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AMA Arch Intern Med. 1952;89(1):70-81. doi:10.1001/archinte.1952.00240010080007.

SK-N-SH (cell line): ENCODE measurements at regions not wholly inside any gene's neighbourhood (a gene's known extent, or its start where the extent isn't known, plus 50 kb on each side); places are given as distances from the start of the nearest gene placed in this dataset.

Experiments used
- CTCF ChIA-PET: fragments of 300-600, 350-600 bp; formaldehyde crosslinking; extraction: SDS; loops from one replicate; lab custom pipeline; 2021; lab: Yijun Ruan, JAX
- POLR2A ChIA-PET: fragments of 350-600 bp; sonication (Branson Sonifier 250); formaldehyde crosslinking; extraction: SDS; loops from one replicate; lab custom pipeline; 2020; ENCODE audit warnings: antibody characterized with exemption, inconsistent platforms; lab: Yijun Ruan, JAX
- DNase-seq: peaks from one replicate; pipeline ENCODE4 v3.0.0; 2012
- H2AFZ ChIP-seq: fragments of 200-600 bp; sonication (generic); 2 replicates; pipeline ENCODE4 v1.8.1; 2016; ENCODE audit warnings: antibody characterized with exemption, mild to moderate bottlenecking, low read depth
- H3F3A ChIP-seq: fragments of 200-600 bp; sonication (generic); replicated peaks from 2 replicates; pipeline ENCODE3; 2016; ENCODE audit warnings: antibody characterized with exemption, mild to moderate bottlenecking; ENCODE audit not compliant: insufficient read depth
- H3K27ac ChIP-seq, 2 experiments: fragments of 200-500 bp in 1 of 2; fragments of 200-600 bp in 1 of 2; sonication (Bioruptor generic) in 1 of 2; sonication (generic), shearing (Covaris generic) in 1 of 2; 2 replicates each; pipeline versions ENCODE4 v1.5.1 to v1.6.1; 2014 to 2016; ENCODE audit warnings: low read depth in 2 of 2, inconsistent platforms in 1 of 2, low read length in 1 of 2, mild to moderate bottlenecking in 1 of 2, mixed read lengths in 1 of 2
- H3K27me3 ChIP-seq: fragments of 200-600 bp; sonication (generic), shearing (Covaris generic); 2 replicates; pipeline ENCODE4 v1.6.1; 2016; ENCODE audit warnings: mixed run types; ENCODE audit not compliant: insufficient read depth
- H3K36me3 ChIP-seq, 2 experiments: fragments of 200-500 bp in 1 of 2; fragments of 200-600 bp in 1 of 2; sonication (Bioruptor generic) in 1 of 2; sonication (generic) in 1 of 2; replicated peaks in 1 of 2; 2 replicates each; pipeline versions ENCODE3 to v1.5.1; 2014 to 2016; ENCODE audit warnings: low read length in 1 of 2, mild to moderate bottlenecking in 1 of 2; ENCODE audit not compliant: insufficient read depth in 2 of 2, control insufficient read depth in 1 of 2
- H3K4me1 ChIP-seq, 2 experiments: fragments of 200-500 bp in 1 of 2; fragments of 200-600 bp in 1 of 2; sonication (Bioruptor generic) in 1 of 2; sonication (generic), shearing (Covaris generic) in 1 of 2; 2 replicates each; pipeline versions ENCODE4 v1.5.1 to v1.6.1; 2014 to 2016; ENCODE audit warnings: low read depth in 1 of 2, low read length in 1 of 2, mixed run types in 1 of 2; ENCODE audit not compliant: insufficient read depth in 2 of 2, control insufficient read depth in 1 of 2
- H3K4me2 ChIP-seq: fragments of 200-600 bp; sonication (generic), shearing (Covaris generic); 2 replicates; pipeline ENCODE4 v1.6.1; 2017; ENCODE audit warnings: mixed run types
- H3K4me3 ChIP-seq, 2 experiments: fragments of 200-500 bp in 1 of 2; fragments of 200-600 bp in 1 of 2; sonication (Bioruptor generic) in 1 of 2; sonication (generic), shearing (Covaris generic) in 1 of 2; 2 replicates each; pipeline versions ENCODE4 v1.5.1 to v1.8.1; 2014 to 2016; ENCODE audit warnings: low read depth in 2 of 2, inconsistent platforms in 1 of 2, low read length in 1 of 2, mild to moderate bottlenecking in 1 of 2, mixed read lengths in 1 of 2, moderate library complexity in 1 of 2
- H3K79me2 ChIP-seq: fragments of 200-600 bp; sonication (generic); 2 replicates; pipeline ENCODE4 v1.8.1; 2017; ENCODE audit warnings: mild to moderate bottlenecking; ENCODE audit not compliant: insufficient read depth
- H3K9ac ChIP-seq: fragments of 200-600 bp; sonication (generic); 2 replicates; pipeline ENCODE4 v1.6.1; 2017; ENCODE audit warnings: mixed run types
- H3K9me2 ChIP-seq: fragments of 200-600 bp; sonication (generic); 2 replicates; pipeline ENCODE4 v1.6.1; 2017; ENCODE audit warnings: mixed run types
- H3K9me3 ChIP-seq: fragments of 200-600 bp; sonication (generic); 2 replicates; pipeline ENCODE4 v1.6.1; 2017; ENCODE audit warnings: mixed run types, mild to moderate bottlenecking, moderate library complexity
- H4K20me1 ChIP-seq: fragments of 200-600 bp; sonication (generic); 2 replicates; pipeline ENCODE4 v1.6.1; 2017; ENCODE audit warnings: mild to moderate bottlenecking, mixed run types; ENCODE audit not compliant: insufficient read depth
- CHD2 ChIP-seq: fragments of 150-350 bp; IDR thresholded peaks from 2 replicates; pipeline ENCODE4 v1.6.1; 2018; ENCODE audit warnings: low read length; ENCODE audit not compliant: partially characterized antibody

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ALTHOUGH it is only thirteen years since the first clinical diagnosis of a pulmonary arteriovenous fistula was made by Smith and Horton,1 there are now more than 65 proved cases in the medical literature.2 The clinical features of cyanosis and clubbed fingers, associated with polycythemia and a pulmonary murmur, enable the full-blown clinical syndrome to be easily recognized once the physician is aware of the entity. As emphasized by Goldman,3 a large proportion of the cases are associated with cutaneous and mucosal hemangiomata and telangiectases of a hereditary nature which probably represent a variant of Rendu-Weber-Osler disease (hereditary capillary telangiectasia). With the study of more cases it has become apparent that the classical clinical picture associated with a large pulmonary arteriovenous shunt and corresponding changes in the peripheral blood does not always occur. One or all of the prominent clinical manifestations may be absent, and the roentgen


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